|Tours & Detours:
Fairville Inn in Brandywine Valley tops for local getawayWednesday, July 29, 2009
By Ralph Collier
Main Line Media News
Wild animals at one time roamed the acreage of the Fairville Inn deep in the stunning Brandywine Valley just this side of the Delaware state border. Today guests wake up to the songs of countless birds in birdhouses as well as the teasing chant of catbirds visible in the holly trees from the terraces of some of the comfortable units in this Mendenhall, Pa. charmer of a bed-and-breakfast. The fully landscaped gardens, chock full of color at this time of the year, surround the Carriage House with its large and comfortable rooms on two floors facing the gorgeous greenery. With tasteful décor, handsome paintings and other accoutrements such as Pennsylvania hex signs, the rooms are decorated in good taste. In our suite the bedroom has its four-poster bed, which according to an old Italian proverb is "the poor man's opera." The Fairville Inn's bed was superb and adjoining the bedchamber another room was loaded with books for the lonely traveler who forgets to bring his own reading material. The Inn also offers The New York Times daily, further attesting to its civility.
Rick Carro, who has owned the inn with his wife, Laura, for two years, was a government lawyer in Washington, D.C., before retiring to the life of an innkeeper. What one is especially impressed with is their staff's warm and friendly manner, their enthusiastic and helpful attitude in suggesting side trips and dining suggestions.
Fairville Inn's main house may be circa early 19th century but with a nod to contemporary tastes guest rooms have gas fireplaces, TV sets subtly hidden in armoires, individually controlled air-conditioning units, wireless Internet and telephones that permit guests gratis local and long-distance calls. Perhaps best of all, many of the rooms have direct access to the gardens, either from first-floor rooms or second-floor suites with private stairs.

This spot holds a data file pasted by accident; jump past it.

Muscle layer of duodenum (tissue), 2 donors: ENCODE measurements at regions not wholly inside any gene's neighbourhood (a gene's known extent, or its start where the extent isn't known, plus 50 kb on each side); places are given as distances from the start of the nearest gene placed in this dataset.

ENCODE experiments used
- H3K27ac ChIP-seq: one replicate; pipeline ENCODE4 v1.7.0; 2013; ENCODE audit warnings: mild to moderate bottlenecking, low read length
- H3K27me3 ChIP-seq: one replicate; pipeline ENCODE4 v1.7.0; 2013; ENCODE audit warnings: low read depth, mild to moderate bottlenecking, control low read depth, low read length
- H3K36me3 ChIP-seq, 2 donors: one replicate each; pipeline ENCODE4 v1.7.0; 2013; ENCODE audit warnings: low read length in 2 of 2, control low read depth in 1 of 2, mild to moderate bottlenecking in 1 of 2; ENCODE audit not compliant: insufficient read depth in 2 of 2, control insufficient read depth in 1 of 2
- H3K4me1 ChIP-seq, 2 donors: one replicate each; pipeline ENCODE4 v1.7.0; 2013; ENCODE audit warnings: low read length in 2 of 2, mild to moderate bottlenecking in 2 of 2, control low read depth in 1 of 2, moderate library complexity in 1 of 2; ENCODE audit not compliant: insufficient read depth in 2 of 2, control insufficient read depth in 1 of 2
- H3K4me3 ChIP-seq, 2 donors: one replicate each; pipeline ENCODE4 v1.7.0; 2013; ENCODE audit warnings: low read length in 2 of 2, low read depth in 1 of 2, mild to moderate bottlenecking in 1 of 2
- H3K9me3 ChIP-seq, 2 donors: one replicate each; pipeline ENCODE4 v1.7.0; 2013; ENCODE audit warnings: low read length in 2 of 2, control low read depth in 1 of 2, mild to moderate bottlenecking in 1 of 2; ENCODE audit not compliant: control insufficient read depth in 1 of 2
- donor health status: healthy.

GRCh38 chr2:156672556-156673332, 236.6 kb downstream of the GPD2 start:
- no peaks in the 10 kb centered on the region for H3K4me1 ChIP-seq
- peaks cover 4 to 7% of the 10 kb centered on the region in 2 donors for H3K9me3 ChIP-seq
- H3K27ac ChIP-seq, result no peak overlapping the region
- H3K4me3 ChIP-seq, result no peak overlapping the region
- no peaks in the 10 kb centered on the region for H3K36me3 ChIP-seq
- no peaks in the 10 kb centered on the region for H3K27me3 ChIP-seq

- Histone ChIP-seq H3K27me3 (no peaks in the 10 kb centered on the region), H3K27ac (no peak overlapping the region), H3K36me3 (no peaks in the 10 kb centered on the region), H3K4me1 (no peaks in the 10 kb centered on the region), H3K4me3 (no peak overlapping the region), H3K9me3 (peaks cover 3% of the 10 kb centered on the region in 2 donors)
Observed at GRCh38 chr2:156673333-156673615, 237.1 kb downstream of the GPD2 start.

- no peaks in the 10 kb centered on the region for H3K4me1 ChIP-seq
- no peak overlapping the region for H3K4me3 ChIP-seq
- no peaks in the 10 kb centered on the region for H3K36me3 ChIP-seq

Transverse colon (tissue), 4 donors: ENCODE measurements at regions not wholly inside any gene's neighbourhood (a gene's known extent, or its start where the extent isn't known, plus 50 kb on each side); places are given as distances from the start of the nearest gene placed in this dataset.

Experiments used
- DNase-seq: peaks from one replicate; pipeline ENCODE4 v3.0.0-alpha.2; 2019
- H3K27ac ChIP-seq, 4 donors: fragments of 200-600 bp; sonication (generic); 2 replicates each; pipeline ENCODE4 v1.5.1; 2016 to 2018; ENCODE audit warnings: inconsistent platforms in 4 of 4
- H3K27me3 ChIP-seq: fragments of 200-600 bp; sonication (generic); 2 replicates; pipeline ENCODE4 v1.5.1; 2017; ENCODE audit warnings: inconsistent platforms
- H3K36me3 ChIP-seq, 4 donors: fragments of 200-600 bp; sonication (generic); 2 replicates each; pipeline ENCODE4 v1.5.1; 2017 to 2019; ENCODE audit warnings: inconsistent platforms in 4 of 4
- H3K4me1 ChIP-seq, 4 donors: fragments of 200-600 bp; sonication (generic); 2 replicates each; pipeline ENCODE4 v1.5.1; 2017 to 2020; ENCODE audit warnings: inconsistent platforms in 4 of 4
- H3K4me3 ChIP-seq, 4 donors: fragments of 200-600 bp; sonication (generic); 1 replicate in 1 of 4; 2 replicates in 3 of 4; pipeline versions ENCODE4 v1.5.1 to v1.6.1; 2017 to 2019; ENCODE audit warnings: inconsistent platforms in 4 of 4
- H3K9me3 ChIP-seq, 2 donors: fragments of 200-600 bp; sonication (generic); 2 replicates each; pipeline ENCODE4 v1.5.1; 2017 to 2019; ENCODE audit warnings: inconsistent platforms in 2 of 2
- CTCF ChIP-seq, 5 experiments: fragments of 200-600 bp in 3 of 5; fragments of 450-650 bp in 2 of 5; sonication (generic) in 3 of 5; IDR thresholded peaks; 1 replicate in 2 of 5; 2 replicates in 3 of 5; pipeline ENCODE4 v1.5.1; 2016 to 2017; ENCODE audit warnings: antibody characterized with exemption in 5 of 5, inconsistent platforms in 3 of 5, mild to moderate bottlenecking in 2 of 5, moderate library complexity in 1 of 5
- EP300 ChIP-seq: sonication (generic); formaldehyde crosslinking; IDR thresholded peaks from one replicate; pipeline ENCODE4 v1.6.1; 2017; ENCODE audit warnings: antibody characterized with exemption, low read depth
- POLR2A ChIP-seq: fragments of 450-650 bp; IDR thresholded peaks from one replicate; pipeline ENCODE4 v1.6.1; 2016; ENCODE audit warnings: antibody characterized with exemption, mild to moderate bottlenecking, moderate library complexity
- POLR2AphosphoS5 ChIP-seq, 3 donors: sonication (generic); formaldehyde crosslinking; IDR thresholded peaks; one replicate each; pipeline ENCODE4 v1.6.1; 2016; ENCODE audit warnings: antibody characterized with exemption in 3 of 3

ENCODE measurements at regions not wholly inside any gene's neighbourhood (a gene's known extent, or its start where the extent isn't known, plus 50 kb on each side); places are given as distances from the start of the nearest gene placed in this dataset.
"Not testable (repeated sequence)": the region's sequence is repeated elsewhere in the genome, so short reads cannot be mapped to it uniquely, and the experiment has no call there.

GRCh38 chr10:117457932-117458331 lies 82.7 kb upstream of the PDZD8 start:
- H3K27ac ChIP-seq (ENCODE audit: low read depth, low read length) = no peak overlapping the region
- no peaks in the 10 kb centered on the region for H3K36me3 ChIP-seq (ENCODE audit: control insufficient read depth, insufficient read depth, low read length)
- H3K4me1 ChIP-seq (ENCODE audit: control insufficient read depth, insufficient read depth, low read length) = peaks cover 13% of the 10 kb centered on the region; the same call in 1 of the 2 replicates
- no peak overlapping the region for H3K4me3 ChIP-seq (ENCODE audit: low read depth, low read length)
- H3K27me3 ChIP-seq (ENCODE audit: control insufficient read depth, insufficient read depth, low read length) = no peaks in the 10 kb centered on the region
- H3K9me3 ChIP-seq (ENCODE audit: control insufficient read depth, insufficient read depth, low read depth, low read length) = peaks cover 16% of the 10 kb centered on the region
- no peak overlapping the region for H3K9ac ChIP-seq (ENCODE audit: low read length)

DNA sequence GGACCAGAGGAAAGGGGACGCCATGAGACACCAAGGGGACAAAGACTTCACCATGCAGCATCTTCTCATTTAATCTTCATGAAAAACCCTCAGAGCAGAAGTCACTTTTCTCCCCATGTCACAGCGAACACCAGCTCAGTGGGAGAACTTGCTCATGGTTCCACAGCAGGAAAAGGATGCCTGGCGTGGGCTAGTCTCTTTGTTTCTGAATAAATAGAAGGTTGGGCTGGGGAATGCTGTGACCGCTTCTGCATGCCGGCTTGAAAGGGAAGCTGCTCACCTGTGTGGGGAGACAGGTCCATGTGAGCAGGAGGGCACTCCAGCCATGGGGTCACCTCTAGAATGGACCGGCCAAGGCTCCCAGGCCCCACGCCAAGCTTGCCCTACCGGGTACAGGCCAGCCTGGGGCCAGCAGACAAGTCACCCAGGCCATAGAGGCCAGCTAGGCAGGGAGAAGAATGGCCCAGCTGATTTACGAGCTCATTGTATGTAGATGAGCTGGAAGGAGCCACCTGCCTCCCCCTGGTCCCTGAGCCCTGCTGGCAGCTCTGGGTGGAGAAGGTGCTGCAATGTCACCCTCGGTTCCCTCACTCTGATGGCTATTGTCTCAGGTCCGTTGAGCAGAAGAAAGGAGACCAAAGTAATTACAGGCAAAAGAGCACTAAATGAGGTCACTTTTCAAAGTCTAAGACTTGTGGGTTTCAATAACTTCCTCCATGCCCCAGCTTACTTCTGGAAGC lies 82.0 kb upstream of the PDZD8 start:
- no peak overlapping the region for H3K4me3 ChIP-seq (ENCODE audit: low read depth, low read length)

One of the primary virtues of spending some days in this part of the Brandywine Valley is the opportunity to see some of America's outstanding museums and gardens including the Hagley Museum and Longwood Gardens with its spectacular greenhouses and outdoor gardens on 1,000-plus acres. Just minutes from the Fairville Inn are the Brandywine River Museum with three generations of Wyeth paintings and the Winterthur Museum and Country Estate, another 1,000-acre duPont miracle where a new exhibition, "Faces of a Nation," has just been installed. This collection of American paintings from the Metropolitan Museum of Art includes 18th- and early 19th-century masterpieces portraying the men, women and children of early America. Represented are many of our then-young country's artists including Jo= hn Singleton Copley, Gilbert Stuart and Samuel F.B. Morse, sponsored by duPont, naturally.
Location, location, location. This inn fits the bill and yet its practicality is the least of its virtues. Its very charm is that rarity of rarities that improves decisively once you have arrived.
Rick Carro is also an excellent baker (his pleasure comes from giving pleasure to others) and examples of his skill are served daily at teatime in the Fairville Inn's dining room along with cheeses and crackers. In the morning hours he dons a chef's toque offering the inn's guests a complimentary trio of hot breakfast choices. On a recent Wednesday morning the inn's 22 guests enjoyed a variety of fresh fruit and fruit juices; an oven-baked cheese and broccoli omelet; and apple, pecan and raisin pancakes= as well as scrambled eggs and bacon. Unlike many other inns, the Fairville Inn= insists on a white-linen look for its tables and white linen napkins too. The pottery is from Germany and flowers come fresh from the inn's gardens. It sets this inn apart from the others and we long to see it again and again.
For more information access http://www.fairvilleinn.com/ or call 1-877-285-7772.
Ralph Collier is a member of the Society of American Travel Writers, the International Food, Wine and Travel Writers Association and the International Motor Press Association. His syndicated programs are heard on 32 radio stations. Locally he can be heard Monday through Friday at 10 a.m. on WRTI 90.1.